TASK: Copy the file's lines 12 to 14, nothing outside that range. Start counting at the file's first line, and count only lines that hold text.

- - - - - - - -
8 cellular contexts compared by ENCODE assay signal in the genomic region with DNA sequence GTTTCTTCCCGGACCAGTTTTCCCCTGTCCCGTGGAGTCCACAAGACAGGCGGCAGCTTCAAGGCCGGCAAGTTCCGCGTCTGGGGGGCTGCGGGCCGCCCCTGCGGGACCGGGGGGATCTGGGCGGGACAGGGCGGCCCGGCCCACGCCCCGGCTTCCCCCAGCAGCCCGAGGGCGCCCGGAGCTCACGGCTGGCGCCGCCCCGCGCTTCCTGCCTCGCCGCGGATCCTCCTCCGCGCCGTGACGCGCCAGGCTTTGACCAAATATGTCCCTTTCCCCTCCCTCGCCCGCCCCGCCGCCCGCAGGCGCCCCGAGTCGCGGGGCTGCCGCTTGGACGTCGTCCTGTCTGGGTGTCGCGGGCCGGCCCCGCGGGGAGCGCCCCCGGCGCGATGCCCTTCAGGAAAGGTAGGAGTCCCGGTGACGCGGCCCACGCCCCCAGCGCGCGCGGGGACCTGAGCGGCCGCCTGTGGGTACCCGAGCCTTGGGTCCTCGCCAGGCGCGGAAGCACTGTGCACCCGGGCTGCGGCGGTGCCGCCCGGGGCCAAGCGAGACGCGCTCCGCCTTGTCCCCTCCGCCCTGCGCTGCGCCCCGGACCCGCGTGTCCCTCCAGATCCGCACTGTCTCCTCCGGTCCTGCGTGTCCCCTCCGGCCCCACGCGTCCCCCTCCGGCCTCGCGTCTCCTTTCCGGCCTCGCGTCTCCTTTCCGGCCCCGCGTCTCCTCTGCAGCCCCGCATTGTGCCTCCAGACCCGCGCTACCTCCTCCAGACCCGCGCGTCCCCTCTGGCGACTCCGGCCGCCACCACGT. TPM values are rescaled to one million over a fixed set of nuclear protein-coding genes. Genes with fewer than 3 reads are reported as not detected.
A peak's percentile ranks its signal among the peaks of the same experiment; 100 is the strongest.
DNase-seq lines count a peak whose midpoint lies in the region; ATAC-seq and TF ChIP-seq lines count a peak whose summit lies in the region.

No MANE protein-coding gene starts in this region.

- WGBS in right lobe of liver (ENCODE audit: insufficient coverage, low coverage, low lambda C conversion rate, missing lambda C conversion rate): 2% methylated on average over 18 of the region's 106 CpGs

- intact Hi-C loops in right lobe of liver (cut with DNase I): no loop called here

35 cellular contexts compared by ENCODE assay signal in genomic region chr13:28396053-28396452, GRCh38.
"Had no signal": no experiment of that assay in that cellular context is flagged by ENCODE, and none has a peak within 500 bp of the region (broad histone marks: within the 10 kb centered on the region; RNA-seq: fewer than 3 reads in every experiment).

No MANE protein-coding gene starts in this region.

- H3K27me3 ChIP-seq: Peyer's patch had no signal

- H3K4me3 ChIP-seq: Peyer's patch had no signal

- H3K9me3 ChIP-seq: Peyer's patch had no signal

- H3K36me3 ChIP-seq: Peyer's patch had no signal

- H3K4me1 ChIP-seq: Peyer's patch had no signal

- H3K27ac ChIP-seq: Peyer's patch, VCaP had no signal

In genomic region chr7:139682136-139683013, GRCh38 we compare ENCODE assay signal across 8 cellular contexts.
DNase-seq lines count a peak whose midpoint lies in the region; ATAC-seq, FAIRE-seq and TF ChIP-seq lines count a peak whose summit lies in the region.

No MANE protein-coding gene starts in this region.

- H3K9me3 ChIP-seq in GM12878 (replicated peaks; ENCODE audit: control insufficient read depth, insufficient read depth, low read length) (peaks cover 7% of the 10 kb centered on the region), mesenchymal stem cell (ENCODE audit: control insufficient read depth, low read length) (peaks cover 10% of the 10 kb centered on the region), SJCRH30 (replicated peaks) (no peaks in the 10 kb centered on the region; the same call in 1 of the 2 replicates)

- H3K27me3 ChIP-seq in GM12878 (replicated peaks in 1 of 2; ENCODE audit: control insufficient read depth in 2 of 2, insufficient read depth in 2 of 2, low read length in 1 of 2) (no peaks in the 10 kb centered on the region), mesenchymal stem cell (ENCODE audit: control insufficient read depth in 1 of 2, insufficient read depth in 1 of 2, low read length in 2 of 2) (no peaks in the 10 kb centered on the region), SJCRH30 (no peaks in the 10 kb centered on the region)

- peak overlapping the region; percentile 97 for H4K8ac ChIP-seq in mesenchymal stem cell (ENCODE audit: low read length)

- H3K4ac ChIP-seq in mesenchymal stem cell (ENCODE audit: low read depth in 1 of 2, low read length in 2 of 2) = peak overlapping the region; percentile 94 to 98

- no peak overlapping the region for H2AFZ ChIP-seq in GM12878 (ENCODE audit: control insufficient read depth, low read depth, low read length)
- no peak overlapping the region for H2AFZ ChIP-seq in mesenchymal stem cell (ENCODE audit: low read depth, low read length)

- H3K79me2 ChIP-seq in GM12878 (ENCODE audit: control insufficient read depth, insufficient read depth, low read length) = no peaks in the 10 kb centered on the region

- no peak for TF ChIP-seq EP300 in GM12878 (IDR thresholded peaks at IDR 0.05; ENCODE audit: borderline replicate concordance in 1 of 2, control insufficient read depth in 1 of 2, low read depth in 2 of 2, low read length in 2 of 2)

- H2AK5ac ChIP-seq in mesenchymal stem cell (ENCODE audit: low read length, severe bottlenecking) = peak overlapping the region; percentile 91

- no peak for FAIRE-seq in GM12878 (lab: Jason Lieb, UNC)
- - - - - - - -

- H3K9me3 ChIP-seq: Peyer's patch had no signal

- H3K36me3 ChIP-seq: Peyer's patch had no signal

- H3K4me1 ChIP-seq: Peyer's patch had no signal